WBC (103/μL) 6.3 (5.0–7.5) 6.5 (5.3–7.6) 0.691
NLR 2.2 (1.9–3.0) 2.3 (1.7–3.1) 0.973
RBC (106/μL) 4.7 ± 0.5 4.8 ± 0.5 0.256
Hemoglobin (g/L) 142.7 ± 14.8 146.5 ± 14.5 0.173
PLT (103/μL) 219 (167–279) 207.5 (180.3–242.8) 0.651
CK-MB (IU/L) 11.5 (9–16) 11 (9–13) 0.460
Serum creatinine max (μmol/L) 73.5 (63.8–93.9) 79.4 (71.2–89.7) 0.258
AST (IU/L) 21.5 (19.0–27.5) 19.0 (16.0–23.0) 0.029
ALT (IU/L) 30.0 (23.0–41.0) 23.0 (16.0–33.0) 0.017
Uric acid (μmol/L) 343.6 (288.3–412.1) 345.6 (293.4–404.3) 0.954
Triglyceride (mmol/L) 1.3 (0.9–2.1) 1.5 (1.1–1.9) 0.435
Total cholesterol (mmol/L) 3.5 (3.0–4.1) 3.8 (3.3–4.7) 0.105
LDL-C (mmol/L) 2.0 (1.3–2.4) 2.3 (1.8–2.9) 0.035
HDL-C (mmol/L) 1.2 (0.9–1.3) 1.1 (0.9–1.3) 0.444
hsCRP (mg/L) 1.3 (0.8–3.1) 1.7 (0.8–2.6) 0.606
ESR (mm/h) 8.5 (5.0–15.8) 6.0 (2.0–12.0) 0.026
NT-proBNP (pg/mL) 97.8 (39.8–308.3) 88.0 (41.3–156.7) 0.589
HbA1c (%) 6 (5.6–7.2) 6.1 (5.7–7.0) 0.873
Glucose (mmol/L) 5.6 (4.9–7.4) 5.9 (5.2–7.3) 0.260
Aptt (s) 35.2 (31.9–37.7) 34.3 (32.4–37.0) 0.498
INR 1.0 (0.9–1.0) 1.0 (0.9–1.0) 0.426
D-dimer (μg/mL) 0.3 (0.3–0.4) 0.3 (0.2–0.5) 0.769
Fibrinogen (g/L) 3.3 (2.9–3.6) 3.3 (2.8–3.9) 0.649
Data are presented as mean ± standard deviation, n (%) or median (range). ALT: Alanine aminotransferase; Aptt: Activated partial thromboplastin time; AST: Aspartate aminotransferase; CK-MB: Creatine kinase isoenzyme; DES: Drug-eluting stent; ESR: Erythrocyte sedimentation rate; HbA1c: Glycosylated hemoglobin; HDL-C: High-density lipoprotein cholesterol; hsCRP: High sensitivity C reactive protein; INR: International normalized ratio; ISR: In-stent restenosis; LDL-C: Low-density lipoprotein cholesterol; LVEF: Left ventricular ejection fraction; NLR: Ratio of neutrophil to lymphocyte; NT-proBNP: N-terminal pro-B natriuretic peptide; PLT: Platelets; RBC: Red blood cell; WBC: White blood cell.

Characteristics of PCI and clinical outcomes

There were no significant differences in baseline performances and angiographic characteristics between the two groups, except the pre-procedure TIMI flow grade 0 of prior PCI tended to be more in the E-ISR group than the L-ISR group (31.3% vs. 14.7%, P = 0.019). Treatment of DES-ISR and the outcome of index PCI did not differ significantly between the two groups as shown in Table 3. Over the retrospective mid-term follow-up of 12 months after the secondary PCI, the primary endpoint of MACE occurred significantly more frequently in the E-ISR group than the L-ISR group (37.5% vs. 5.5%, P < 0.001). However, the difference in MACE between the two groups was mainly driven by the TLR (37.5% vs. 5.0%, P < 0.001, respectively). In addition, the re-hospitalization rate tended to be higher in the E-ISR group, too. As for the other components of primary endpoint, except only one case of cardiac death happened in the L-ISR group, there was no occurrence in the non-fatal MI, and no significant differences were found between the two groups as summarized in Table 3.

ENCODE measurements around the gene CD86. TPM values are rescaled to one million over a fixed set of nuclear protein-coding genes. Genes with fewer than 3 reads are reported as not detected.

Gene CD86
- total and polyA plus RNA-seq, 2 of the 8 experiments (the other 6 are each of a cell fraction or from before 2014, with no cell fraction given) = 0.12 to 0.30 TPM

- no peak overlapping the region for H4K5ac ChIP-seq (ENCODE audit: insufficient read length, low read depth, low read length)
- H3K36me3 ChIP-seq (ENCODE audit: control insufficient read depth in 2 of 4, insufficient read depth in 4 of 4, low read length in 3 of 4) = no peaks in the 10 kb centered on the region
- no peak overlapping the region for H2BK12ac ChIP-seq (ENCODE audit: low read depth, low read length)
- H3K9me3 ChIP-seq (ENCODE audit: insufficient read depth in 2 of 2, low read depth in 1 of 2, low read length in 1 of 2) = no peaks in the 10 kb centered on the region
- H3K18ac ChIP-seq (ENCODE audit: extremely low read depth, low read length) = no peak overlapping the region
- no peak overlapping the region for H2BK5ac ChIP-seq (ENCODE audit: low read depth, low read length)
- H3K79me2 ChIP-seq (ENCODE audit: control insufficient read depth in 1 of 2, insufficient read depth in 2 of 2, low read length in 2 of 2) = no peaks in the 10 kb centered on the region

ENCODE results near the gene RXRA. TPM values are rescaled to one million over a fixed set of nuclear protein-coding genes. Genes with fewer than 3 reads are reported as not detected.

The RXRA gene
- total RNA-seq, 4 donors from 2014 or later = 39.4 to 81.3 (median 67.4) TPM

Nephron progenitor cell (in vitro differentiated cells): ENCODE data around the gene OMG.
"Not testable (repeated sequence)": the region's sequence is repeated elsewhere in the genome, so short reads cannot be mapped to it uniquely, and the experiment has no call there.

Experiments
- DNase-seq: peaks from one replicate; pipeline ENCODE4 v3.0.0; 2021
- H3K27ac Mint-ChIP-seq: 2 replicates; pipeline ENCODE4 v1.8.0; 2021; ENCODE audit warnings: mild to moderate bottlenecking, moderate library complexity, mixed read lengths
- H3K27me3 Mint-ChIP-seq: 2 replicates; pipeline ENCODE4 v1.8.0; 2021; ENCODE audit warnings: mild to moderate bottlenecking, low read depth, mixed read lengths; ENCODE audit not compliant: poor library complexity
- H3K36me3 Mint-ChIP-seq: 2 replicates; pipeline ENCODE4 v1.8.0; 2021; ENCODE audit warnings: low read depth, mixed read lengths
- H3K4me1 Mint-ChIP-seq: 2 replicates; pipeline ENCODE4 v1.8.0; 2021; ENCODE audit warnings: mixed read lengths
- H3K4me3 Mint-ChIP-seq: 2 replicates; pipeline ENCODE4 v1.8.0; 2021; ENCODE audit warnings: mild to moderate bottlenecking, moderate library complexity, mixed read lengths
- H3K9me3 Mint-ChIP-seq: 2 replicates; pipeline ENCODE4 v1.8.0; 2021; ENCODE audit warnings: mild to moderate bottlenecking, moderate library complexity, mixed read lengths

Table 3 - Characteristics of PCI and clinical outcomes in patients with DES-ISR at 12-month follow-up after treatment.
Variables Early ISR (n = 32) Late ISR (n = 218) P value
Prior PCI characteristics
 Single vessel lesion 5 (15.6) 46 (21.1) 0.473
 Including lesion of LM 3 (9.4) 8 (3.7) 0.154
 Calcific lesions 15 (46.9) 121 (55.5) 0.360
Pre-Procedure TIMI flow grade
 0 10 (31.3) 32 (14.7) 0.019
 1–2 5 (15.6) 34 (15.6) 1.000
 3 17 (53.1) 150 (68.8) 0.079
Post-procedural TIMI flow grade 3 32 (100) 218 (100)
 Residual stenosis >30% 0 1 (0.5) 1.000
 Complication 0 1 (0.5) 1.000
Treatment for ISR 0.652
 Implanting stent 22 (68.8) 141 (64.7)
 Balloon angioplasty 10 (31.2) 77 (35.3)
Presentation with MI 1 (3.1) 14 (6.4) 0.701
Outcome of index PCI 0.615
 Success 30 (93.8) 207 (95.0)
 Part success 1 (3.1) 8 (3.7)
 Failure 1 (3.1) 3 (1.4)
Follow-up at 12 months
 Re-hospitalization 12 (37.5) 16 (7.3) <0.001
 MACE events 12 (37.5) 12 (5.5) <0.001
  Cardiac death 0 1 (0.5) 1.000
  Non-fatal MI 0 0
  Target lesion revascularization 12 (37.5) 11 (5.0) <0.001
 Stent thrombosis 0 1 (0.5) 1.000
There were two cases in late ISR lacking the pre-TIMI flow grade. Data are presented as n (%). DES: Drug-eluting stent; ISR: In–stent restenosis; LM: Left main coronary artery; MACE: Major adverse cardiac events; PCI: Percutaneous coronary intervention; TIMI: Thrombolysis in myocardial infarction.

Multivariate analysis and predictors

Logistic regression analysis was performed to determine the independent predictors of MACE during the mid-term follow-up period in DES-ISR patients. The characteristics variables comprised of traditional cardiovascular disease risk factors, such as hypertension, hyperlipidemia, diabetes mellitus, and other clinical features including early/late ISR, age, gender, BMI, CKD, history of smoking, presentation with MI, echocardiographic features, neutrophils to lymphocytes ratio, ESR, implanting stent, and the success of index PCI were included into multivariate logistic analysis using the Forward: LR method. As shown in Table 4, the E-ISR (odds ratio [OR], 13.267; 95% confidence interval [CI] 4.984–35.311; P < 0.001) and left ventricular systolic dysfunction (odds ratio [OR], 6.317; 95% confidence interval [CI] 1.145–34.843; P = 0.034) were performed as independent risk factors of MACE during the mid-term follow-up in DES-ISR patients.

Table 4 - Results of univariate analysis of MACE at mid-term follow-up in DES-ISR patients.